Are We Really on Our Way to Self-Driving School Buses?
America may not be ready to transport school children in driverless buses, but the technology is advancing fast. While complete autonomy is still years off, many big players including Tesla, Google, Nissan, and Uber are working hard to get their prototypes on the roads.
But how does the general public feel about being transported in driverless vehicles?
According to a Pew survey, more Americans expressed concern than showed enthusiasm about the advent of driverless vehicles. More than half (54%) expressed some level of concern.
People are aware of the idea of driverless cars; they expect it to become a reality, but are parents ready to trust the safety of their children to driverless school buses?
To be able to accept driverless school buses as the norm for the future requires an understanding of how autonomous vehicles work and insight into different levels of autonomous driving.
Understanding how driverless vehicles navigate traffic
A car that drives itself, doesn’t happen by magic. There’s a lot of sound technology behind it.
If you trust your GPS to get you to the new coffee shop across the city or to another town, you’re already on your way to trusting tech to make decisions on your behalf.
Self-driving vehicles just use much more tech and can make many more decisions. How do they do it?
Self-driving systems use several types of sensors, including cameras, radar and lidar to create a map of their surroundings. Lidar is a sensor that uses invisible laser beams to precisely measure distances.
All this information is then used by the vehicle’s software to plot a path and to send instructions to the vehicle’s actuators that get the acceleration, braking, and steering going.
Self-driving systems depend on machine learning to operate safely. Machine learning is a field of artificial intelligence. In machine learning software digest large amounts of data and learn from that data how to carry out a specific task, such as spotting a pedestrian or an oncoming.
The software is programmed with the road-safety rules, obstacle avoidance algorithms as well as “smart” object discrimination to ensure safe driving.
Autonomous driving levels
Autonomous driving is graded into different levels, from level 1 which involves minimal automation to level 5 which is complete automation. Level 3 would still involve human intervention and Level 4 would involve complete self-driving, but under limited conditions like a carefully mapped area.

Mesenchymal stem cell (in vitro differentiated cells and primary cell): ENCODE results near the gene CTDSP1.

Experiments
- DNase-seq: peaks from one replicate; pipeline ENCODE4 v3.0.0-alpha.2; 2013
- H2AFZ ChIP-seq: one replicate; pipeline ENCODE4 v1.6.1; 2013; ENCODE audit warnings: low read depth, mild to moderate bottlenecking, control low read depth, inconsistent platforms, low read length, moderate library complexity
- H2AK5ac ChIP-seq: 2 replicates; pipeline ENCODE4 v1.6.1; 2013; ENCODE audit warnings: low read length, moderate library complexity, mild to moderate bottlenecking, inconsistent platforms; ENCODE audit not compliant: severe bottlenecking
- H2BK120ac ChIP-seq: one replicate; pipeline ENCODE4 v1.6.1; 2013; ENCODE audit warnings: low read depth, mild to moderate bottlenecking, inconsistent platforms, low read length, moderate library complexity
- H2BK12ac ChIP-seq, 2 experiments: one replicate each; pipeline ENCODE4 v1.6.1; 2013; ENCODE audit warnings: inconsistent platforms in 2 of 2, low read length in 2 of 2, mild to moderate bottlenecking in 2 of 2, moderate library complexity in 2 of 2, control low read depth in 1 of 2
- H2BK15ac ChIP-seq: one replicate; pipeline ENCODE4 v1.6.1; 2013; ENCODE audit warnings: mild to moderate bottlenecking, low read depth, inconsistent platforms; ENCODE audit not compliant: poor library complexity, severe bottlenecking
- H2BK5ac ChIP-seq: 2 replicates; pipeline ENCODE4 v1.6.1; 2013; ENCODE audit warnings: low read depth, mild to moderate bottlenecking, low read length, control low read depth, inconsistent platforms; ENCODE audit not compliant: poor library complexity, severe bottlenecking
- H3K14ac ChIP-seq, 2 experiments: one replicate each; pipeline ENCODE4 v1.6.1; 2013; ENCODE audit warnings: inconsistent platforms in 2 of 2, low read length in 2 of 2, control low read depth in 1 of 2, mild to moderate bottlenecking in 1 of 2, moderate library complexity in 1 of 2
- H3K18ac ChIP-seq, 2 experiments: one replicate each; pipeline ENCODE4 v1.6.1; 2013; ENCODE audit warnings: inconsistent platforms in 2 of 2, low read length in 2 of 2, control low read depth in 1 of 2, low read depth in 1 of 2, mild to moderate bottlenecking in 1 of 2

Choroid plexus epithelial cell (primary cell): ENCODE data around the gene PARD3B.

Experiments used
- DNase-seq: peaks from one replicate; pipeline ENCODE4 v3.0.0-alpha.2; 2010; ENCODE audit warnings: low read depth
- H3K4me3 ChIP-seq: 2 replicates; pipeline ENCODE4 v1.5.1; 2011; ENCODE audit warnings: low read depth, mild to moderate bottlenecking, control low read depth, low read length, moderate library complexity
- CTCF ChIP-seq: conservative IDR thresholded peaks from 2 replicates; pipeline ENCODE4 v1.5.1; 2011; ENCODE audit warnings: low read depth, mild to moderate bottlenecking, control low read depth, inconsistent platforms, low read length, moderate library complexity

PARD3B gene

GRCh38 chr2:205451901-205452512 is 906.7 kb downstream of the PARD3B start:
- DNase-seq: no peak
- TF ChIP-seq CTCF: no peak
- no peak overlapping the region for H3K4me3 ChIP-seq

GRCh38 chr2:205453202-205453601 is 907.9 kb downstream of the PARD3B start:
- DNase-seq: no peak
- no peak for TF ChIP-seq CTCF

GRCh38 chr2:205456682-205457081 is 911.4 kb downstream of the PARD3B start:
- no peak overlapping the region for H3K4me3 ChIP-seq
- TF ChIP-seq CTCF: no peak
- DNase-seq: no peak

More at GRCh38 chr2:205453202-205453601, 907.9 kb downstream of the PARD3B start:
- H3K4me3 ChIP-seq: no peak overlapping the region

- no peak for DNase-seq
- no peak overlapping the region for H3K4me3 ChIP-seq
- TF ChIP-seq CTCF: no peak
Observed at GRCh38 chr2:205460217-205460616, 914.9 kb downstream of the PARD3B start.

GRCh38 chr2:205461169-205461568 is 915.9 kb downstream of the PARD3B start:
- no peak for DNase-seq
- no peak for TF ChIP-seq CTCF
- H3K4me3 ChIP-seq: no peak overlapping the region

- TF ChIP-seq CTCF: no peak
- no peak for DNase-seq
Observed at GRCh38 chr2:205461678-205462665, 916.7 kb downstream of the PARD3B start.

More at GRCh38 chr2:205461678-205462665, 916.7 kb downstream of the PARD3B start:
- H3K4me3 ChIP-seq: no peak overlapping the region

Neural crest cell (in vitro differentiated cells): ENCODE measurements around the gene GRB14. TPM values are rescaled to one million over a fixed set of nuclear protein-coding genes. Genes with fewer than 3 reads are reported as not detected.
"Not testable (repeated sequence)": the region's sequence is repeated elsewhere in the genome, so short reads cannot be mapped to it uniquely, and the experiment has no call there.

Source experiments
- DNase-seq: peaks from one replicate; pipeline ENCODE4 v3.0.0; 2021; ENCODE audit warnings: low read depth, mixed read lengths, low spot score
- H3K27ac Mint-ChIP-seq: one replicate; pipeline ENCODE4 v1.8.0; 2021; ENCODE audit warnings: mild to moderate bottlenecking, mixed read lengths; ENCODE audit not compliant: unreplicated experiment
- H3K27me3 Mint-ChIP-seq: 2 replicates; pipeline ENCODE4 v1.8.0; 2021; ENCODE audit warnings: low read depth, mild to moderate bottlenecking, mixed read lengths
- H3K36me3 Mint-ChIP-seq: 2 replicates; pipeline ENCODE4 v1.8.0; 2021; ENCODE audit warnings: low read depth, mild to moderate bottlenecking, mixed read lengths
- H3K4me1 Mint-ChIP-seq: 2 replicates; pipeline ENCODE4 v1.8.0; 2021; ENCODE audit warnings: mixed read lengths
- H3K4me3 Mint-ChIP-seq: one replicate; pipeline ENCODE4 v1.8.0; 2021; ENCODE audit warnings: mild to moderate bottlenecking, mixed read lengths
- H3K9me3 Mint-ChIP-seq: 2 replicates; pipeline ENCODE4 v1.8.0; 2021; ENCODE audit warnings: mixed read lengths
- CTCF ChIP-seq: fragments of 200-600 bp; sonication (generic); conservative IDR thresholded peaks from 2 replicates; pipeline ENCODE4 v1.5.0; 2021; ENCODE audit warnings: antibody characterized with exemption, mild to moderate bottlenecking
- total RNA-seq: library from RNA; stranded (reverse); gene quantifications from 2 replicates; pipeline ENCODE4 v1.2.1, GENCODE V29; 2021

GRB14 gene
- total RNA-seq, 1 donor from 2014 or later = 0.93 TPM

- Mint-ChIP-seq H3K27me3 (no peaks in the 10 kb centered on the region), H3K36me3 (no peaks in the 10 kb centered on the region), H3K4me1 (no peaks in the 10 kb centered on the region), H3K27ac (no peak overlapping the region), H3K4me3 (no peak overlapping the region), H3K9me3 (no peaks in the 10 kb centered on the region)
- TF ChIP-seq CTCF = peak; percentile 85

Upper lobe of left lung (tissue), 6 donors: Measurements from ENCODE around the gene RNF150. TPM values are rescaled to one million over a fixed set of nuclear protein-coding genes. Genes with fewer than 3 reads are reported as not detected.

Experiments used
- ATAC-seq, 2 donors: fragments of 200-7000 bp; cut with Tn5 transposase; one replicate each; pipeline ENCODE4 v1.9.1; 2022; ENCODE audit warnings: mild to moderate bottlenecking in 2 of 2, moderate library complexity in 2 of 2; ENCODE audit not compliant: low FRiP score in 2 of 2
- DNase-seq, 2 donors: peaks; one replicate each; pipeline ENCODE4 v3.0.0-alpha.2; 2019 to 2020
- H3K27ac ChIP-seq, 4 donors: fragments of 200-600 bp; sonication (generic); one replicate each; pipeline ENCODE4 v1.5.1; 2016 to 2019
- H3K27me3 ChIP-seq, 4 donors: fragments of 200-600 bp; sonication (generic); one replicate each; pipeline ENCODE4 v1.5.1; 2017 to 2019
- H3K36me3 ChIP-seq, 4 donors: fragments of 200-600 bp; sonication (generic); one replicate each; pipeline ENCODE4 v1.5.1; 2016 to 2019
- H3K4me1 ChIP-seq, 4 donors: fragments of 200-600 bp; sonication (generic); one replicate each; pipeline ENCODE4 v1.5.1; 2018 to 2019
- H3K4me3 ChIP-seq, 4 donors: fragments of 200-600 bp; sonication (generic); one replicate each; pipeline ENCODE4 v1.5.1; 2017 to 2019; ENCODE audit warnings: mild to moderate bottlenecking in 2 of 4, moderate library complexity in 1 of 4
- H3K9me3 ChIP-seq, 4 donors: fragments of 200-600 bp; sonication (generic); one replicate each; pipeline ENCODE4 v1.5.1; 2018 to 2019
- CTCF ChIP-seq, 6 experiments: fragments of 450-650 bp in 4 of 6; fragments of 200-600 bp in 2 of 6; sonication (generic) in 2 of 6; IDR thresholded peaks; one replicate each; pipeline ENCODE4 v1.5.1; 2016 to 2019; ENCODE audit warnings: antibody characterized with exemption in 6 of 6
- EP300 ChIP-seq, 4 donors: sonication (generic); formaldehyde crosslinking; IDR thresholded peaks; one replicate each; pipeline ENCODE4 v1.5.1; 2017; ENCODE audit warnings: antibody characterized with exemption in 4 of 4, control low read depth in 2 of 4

At this point in time, no self-driving system has been certified as Level 3 or Level 4 in the U.S.
How far are we from sending our kids to school on a driverless school bus?
France has developed a self-driving school bus and it has been tested in Babcock Ranch, Florida but that little bit of fun was stopped by the National Highway Traffic Safety Administration (NHTSA).
The next best thing may be the Seattle-based design firm, Teague. The design company has come up with Hannah, a prototype for a future autonomous school bus.
How is Hannah different from our traditional yellow school buses? Well, first off, Hannah has room for only six students with all the seats facing each other. The company says this will limit bullying.
Secondly, there will be no more waiting at the bus stop as Hannah won’t need to make use of central bus stops. Hannah will pick students up at their homes and drop them off there after school.
And Hannah is a palindromic vehicle. Just like her palindromic name. That is, her front is her back and her back is her front. So, she can stop facing in one direction, and move off in the opposite direction without having to turn around.
Oh, and another thing. There may not be a driver, but Hannah’s facial recognition technology will welcome your child by name and bar anyone who isn’t scheduled for a ride from getting onto the bus.